(John Enman photo)

Making Pictures With Professional Photographer John Enman

Roadside photography constantly changes with light and seasons

Another cold sunny day and I was off down the road to see what there was to photograph.

Up where I live there is still plenty of snow and I wanted to photograph some old sheds that aren’t being used anymore and are at the entrance to a farm. Those sheds looked very old the first time a drove by them back in 1978 on the dusty unpaved and bumpy Duck Range Road. My wife and I had begun clearing a place to build our home in Pritchard and we were exploring the neighbourhood that I now know so well.

I keep expecting them to be torn down. The old tin chimney pipe is starting to fall over and the wall facing the road has most of the wood removed. But they keep standing and are just as good subjects to photograph in black and white now as they were 40 years ago.

Although I am no longer using a camera loaded with B&W film. I photograph in colour, balance the tonality with one of several programs I have on my computer, and convert to black and white at the end. That way I don’t end up with a mono-tonal image. My goal is to have all the tonality (and more) that I used to get with a properly exposed and processed roll of film.

My friend Jo’s children are in school now, so she was able to join me. We slowly drove along the rural road and after several stops we decided to venture out along the highway. She chose to use a 28-300mm lens and I had my 24-70mm.

Late morning is a good time to go for a drive. There are fewer cars and big transport trucks on the highway, so quickly pulling off the road and jumping out to get a picture isn’t dangerous. At this time of year the sun is also still low enough to create depth and interest in a photo.

The elevation changes quickly, and although it was still uncomfortably cold the snow was mostly gone after we drove a couple of miles south.

The highway crosses a bridge a few miles before the small town of Falkland. There is a pull-off that the big trucks use that’s a good place to park and then walk across the road to photograph the foliage covered creek that crosses under the road.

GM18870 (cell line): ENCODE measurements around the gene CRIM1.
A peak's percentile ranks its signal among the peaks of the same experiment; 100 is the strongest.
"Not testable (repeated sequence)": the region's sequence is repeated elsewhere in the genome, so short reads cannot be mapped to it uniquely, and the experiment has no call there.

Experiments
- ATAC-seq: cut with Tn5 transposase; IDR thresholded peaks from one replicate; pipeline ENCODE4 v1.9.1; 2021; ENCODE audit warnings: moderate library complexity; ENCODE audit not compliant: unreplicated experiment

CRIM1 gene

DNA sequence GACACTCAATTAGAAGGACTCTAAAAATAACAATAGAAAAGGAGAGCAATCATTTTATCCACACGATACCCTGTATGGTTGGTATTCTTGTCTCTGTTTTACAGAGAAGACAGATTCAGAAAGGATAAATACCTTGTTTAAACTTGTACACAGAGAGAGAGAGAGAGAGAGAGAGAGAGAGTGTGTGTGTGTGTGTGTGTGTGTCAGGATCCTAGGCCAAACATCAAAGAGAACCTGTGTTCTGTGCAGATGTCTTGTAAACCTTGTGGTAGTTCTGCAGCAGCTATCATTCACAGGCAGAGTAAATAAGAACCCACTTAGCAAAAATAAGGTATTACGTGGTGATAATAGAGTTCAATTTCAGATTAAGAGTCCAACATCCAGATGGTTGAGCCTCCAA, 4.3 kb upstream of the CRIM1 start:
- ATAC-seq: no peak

That roadside creek is usually in bright sun and slowly meanders into a shady treed area. The subtle shadows grow darker and darker as it disappears in the short distance, making it fun to photograph in any season.

If the sun is out next week I think I might retrace that drive and even re-shoot the same subjects with my IR camera. It’s a leisurely trip and I’ll have some fun comparisons.

I have been staying close to home for the past few months. That has been just fine with me, there is always something to photograph with the changing weather. Its starting to snow as I write this, and with luck I’ll have a snow covered garden to photograph tomorrow.

As I have written before, photography is a good hobby for this precarious time we are now enduring. And it’s a good time to remember that great quote by Elliott Erwitt that I have used many times before. “To me, photography is an art of observation. It’s about finding something interesting in an ordinary place… I’ve found it has little to do with the things you see and everything to do with the way you see them.”

Stay safe and be creative. These are my thoughts for this week.

Contact me at www.enmanscamera.com or emcam@telus.net.